Monday, October 20, 2014

Can't even afford state insurance? EGH can help

One had spent five years not knowing if she would have her next month's prescriptions. The other put off an operation for three years. Both Debbie Myrick, 48, and Laura Veich, 51, let their health lapse because they did not have the means to pay for health care.

Posted on May 14, 2009 at 1:00 a.m. | Updated on May 14, 2009 at 3:08 a.m.

ELKHART -- One had spent five years not knowing if she would have her next month's prescriptions. The other put off an operation for three years.

Both Debbie Myrick, 48, and Laura Veich, 51, let their health lapse because they did not have the means to pay for health care. Now, after being enrolled in the Healthy Indiana Plan, the state's low-cost insurance program, Debbie Myrick regularly takes her medications, and Laura Veich has gotten her hernia operation. Both Elkhart County residents have the insurance premium-free, thanks to an outreach program through the Elkhart General Hospital foundation.

The Elkhart General Hospital Foundation helps Elkhart County residents apply for HIP and, if they are eligible, the foundation will volunteer to pay their monthly premiums. Olivia Hernandez, the foundation's HIP enrollment support, helps people complete the application and keeps tabs on their application status.

For about five years, Myrick relied on Church Community Services, the Salvation Army and Heart City Health Center to fill her $100 monthly prescription.

"Or I did without," she said.

She had no income and owed about $100,000 in medical bills. She had peripheral artery disease, emphysema and heart disease.

"My blood vessels were clogging up because I was supposed to have Plavix. I was devastated. I didn't want to get out of bed."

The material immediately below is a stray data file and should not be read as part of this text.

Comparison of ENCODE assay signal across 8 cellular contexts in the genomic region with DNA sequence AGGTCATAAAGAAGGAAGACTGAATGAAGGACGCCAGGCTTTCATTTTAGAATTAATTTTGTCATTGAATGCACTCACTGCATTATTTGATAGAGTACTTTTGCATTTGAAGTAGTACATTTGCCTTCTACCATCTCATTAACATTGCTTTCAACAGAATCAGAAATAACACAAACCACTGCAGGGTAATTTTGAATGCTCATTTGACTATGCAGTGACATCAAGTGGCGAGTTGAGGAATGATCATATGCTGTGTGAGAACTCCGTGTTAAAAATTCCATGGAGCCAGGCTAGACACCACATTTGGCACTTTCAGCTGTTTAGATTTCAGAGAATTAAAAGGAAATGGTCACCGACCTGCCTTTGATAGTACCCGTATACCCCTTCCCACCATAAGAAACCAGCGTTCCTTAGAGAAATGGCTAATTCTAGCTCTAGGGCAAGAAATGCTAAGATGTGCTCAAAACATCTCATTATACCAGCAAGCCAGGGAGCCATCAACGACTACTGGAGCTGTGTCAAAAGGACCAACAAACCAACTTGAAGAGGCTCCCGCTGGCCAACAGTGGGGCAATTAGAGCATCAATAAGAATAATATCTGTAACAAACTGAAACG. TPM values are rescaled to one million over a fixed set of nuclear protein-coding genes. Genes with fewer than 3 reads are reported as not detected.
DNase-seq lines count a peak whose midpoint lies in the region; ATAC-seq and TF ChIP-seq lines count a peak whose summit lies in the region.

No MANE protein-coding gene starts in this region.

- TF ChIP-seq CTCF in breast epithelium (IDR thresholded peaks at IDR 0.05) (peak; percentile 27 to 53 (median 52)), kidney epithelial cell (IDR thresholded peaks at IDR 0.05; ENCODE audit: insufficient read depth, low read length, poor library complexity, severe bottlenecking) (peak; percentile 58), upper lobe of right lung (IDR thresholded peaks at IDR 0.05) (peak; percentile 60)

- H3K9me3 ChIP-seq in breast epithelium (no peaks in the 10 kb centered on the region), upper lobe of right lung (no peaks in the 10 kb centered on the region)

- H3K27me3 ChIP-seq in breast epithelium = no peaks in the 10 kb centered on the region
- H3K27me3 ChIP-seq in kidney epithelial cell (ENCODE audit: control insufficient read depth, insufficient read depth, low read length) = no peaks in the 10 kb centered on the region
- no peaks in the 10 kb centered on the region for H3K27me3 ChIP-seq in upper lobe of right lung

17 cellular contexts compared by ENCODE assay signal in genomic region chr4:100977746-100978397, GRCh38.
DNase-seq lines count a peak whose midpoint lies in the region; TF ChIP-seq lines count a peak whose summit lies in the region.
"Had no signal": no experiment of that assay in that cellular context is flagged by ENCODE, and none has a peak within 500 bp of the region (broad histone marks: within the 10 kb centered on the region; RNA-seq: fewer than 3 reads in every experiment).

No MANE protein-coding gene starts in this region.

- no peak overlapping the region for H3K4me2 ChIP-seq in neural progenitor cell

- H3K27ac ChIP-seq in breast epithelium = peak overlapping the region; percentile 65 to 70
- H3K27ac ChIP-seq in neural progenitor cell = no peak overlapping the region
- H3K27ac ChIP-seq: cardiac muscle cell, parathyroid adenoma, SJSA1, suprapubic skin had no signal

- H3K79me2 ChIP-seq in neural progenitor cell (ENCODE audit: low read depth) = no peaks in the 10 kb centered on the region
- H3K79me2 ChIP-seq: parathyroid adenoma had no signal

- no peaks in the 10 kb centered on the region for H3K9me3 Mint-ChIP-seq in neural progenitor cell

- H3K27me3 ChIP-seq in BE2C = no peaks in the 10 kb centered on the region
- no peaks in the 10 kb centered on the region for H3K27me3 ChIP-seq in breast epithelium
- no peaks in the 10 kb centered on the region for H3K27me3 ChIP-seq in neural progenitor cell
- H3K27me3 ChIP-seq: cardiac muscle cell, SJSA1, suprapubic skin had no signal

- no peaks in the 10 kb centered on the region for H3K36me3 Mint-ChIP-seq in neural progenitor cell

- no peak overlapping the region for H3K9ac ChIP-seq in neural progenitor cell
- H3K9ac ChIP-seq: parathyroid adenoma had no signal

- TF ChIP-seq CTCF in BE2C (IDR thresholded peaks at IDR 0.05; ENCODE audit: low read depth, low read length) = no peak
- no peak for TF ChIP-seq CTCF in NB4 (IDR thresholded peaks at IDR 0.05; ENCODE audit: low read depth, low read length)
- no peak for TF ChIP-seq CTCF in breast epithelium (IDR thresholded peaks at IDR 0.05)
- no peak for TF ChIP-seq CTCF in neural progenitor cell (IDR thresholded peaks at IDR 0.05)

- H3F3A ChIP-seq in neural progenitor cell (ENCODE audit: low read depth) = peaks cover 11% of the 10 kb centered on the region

Veich doesn't have health insurance through the laundromat where she works. She had known she had to have surgery to fix a hernia for three years, but could not afford the operation.

"I was just glad (the hernia) didn't strangulate," she said.

She had the surgery last year, which HIP covered, along with follow-up visits and medications. Her out-of-pocket expenses totaled about $200.

"I can go to the doctor if I get hurt," Veich said. "It's a big relief off my shoulders."

Some of the people who enroll through the foundation earn a low income, some have lost their jobs and some are displaced, said Patty Gremaux, director of community outreach at Elkhart General Hospital. It is common to see people pick up soda cans and take them to a recycling center for money, people staying with friends and people performing odd jobs with no source of steady income, Gremaux said.

"We found that a lot of the individuals we're working with literally had no income," she said.

When a person is approved in HIP, he or she receives a letter stating what the monthly insurance premium will be.

As of the beginning of this month, 1,106 Elkhart County residents are enrolled in the program, according to Marcus Barlow, director of communications and media for the Family and Social Services Administration. Their monthly insurance premiums depend on their income, but people don't pay more than 15 percent of their gross income.

Through the foundation's help, 353 people have been approved, and the foundation is funding 203 of those. The state is funding the other 150, which pay lower premiums, Gremaux said. The foundation has assisted in filling out 670 applications and $138,000 in financial donations.

"I can see the struggle of what the people have been going through," Hernandez said. "Once they're on the program, people call me back and say, 'Thank you.'"

Since HIP debuted in January 2008, slightly more than 44,000 Hoosiers have enrolled. The program reached its cap of 34,000 non-caretaker adults in March and a waiting list started in early April now has 6,700 names, said Jill Claypool, director of care programs with Indiana's Family and Social Services Administration. There is no cap for adults who are caretakers.

So far, the state has been covering more people in the 30- to 60-year-old range -- where Myrick and Veich fall -- and not as many in the 19- to 30-year-old range, Claypool said.

Both Myrick and Veich have told people about the foundation's financial help and have brought people into Hernandez's office so that they can sign up.

"Once you're on it, you want everybody else to have it, too," Myrick said.


Provides low-cost coverage to uninsured Hoosiers ages 19 to 64, whose household income is between 22 percent and 200 percent of the federal poverty level and who are not eligible for Medicaid.

Eligible participants must have been uninsured for six months, and cannot be eligible for employer-sponsored health insurance.

Elkhart General Hospital Foundation is still enrolling people in HIP and has funds available to help pay HIP premiums. For more information, call Olivia Hernandez at (574) 524-7523.

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